Tall ships and small ships, workboats and yachts, go upon the water for a long or little while and then usually are scrapped or abandoned to time and weather. The backwaters and creeks of the Chesapeake are littered with fine old craft cast adrift when they no longer could earn their keep, and elsewhere around the continent thousands of historic hulls lie rotting.

The heightened sense of history brought about by the bicentennial and the astounding response to last summer's cruise of the tall ships have combined to stimulate a national campaign to save and restore significant campaign to save and restore significant American vessels. The problem is more urgent with ships than with buildings because an untended vessel can sink or crumble beyond recall in a very few months or years. In many cases not a single example remains of craft that once plied American waters by the thousands.

Some 400 of the people who cannot bear to see such ships die gathered in Baltimore over the weekend for the first national conference on maritime preservation, sponsored by the National Trust for Historic Preservation.

The Trust, which only recently expanded its interest from historic buildings to more mobile objects, has launched its maritime program with $400,000 bequeathed by OpSail after the tall ships cruise.Some 65 vessels, from stenwheelers to dories, are on the Turst's list of endangered historic craft and many others have been proposed.

Ships are ruinously expensive to restore, which usually is why they are abandoned in the first place. But money is not the only problem. The ancient skills of the boatbuilder and shipwright, passed from old masters to young apprentices for centuries and even millenia, have all but vanished. Old boatyards are littered with tools that few men can name, much less use.

Problems notwithstanding, some 86 vessels have been saved and at least partly restored, usually throught the efforts of "a handful of people who were not practical and would not listen to reason," as one Trust officer put it.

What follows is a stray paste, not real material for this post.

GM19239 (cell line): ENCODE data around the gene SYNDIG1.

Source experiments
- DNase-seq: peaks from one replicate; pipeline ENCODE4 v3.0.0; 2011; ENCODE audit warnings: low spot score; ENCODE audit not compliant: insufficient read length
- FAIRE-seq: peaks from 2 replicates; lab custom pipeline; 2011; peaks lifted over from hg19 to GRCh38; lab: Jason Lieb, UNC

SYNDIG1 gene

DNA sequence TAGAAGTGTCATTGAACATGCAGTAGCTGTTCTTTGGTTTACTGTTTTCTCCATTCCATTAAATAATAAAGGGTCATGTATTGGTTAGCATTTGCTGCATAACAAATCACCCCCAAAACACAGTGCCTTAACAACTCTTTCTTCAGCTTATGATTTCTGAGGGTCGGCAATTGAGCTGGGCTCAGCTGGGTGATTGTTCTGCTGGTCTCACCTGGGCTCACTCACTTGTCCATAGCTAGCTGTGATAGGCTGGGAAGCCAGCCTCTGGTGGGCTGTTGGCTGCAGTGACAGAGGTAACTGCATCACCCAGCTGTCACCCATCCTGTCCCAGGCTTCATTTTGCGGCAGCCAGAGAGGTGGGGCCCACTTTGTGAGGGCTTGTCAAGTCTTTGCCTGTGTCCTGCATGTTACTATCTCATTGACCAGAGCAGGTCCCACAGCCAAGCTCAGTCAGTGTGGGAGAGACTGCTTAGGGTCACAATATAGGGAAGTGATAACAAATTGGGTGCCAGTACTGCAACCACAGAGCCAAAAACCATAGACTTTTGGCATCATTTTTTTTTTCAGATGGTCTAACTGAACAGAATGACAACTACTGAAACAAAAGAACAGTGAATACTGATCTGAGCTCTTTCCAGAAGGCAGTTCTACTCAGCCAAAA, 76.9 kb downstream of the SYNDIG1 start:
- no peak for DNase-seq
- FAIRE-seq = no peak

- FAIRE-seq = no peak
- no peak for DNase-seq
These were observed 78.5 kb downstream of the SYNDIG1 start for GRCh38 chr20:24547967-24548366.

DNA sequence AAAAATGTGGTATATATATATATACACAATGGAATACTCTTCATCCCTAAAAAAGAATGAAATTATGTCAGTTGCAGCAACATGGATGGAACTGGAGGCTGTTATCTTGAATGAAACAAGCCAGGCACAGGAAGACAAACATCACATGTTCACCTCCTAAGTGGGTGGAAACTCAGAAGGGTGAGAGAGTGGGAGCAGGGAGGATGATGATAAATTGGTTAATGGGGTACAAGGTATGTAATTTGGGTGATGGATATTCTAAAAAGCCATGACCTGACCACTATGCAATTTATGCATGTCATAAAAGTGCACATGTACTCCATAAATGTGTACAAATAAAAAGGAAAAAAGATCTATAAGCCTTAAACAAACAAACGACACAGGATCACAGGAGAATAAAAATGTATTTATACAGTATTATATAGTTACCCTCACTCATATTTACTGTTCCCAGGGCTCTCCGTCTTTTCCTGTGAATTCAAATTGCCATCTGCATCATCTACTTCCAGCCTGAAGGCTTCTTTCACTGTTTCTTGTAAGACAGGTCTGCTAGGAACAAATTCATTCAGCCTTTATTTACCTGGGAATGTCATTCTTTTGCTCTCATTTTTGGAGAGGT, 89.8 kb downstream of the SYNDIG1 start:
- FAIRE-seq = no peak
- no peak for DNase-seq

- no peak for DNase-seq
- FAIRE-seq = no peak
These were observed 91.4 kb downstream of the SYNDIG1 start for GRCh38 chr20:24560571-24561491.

"But the romance, or majesty, or whatever you call this quality that makes us love old ships, is useful only to the extent that it energizes people and mobilizes money. It's damned hard work, and you can't just hire people to do it, you have to get down in the bilges youself. You have to find the manpower and the money, and then you have to find some way to keep the money coming in, either by opening the ship to the public or putting her back to work, because the minute you get her shipshape she starts deteriorating again."

The audience was packed with people who are facing just such difficulties; listening to a few who have overcome them. The most spectacular success is the famous Delta Queen, last of the working Mississipi steamboats, last chance for anyone to ride the river from Cincinnati to New Orleans and experience some of what Mark Twain wrote about in Life on the Mississipi.

Restorationists have applied to the Trust for a total of $5 million in aid for scores of projects; the salvors of the Queen spent that much rebuilding her "from bilge to radar mast, from stem-plate to monkey-rudder," according to Betty Blake, president of the Delta Queen Steamboat Co.

Even so, it took a national publicity campaign leading to an act of Congress to get the 192-passenger Queen back on the river, because her wooden superstructure of oak, mahogany, teak and ironbark from what was then Siam didn't meet modern federal standards. To tear her tattered teakwork down would have been to "ruin the integrity of the vessel and take us under financially," Blake said.

Back in overnight passenger service along 3,500 miles of river, equipped with space-age fire retardants and every safety device she can carry, the Queen has paid her own way and made it possible for the company to build a 400-passenger steel riverboat replica which also sells out every berth.

"Ships live by keeping their living purpose," said Peter Stanford, president of the National Maritime Historical Society.

Some lucky ships live because a willful man will not let them die, as witness the mighty iron bark Star of India, built in 1863 and once consigned to oblivion. She rest now in the harbor at San Diego, open to the public as a museum piece but in all respects ready for sea.

She was saved by a crew headed by Kenneth D. Reynard Sr., a weathered, beefy man who couldn't be called anything but Captain and who is the very model of a crusty old sea dog. Reynard held the conference spellbound as he gave a brief, gravelly, no-nonsense account of how his Maritime Museum Association of San Diego transformed the Star from a rusting hulk "without asking a dime from any public treasury."

The Star never got a chance to spread her 22,000 square feet of sail in company with the tall ships, alas, because marine insurance runs $7,000 a day. She has gone upon the broad water once, just long enough to get her picture taken.

Conference leaders did not promise the preservationists much more than tears, toil and sweat on their projects, but they did suggest possible sources of financial aid ranging from the Farmers Home Administration to the Tennessee Valley Authority.

The point hammered home again and again was that saving old ships takes dedicated people with callused, skillful hands. "Scholarship will not save us," said Lance Lee of the Bath (Maine) Marine Museum. "Continuity of skills will."

Without such work from all of those present and thousands more, said Bolling Haxall of the Thousand Islands (New York) Shipyard Museum, "our heritage as a maritime people will sink into a pile of rotted timber."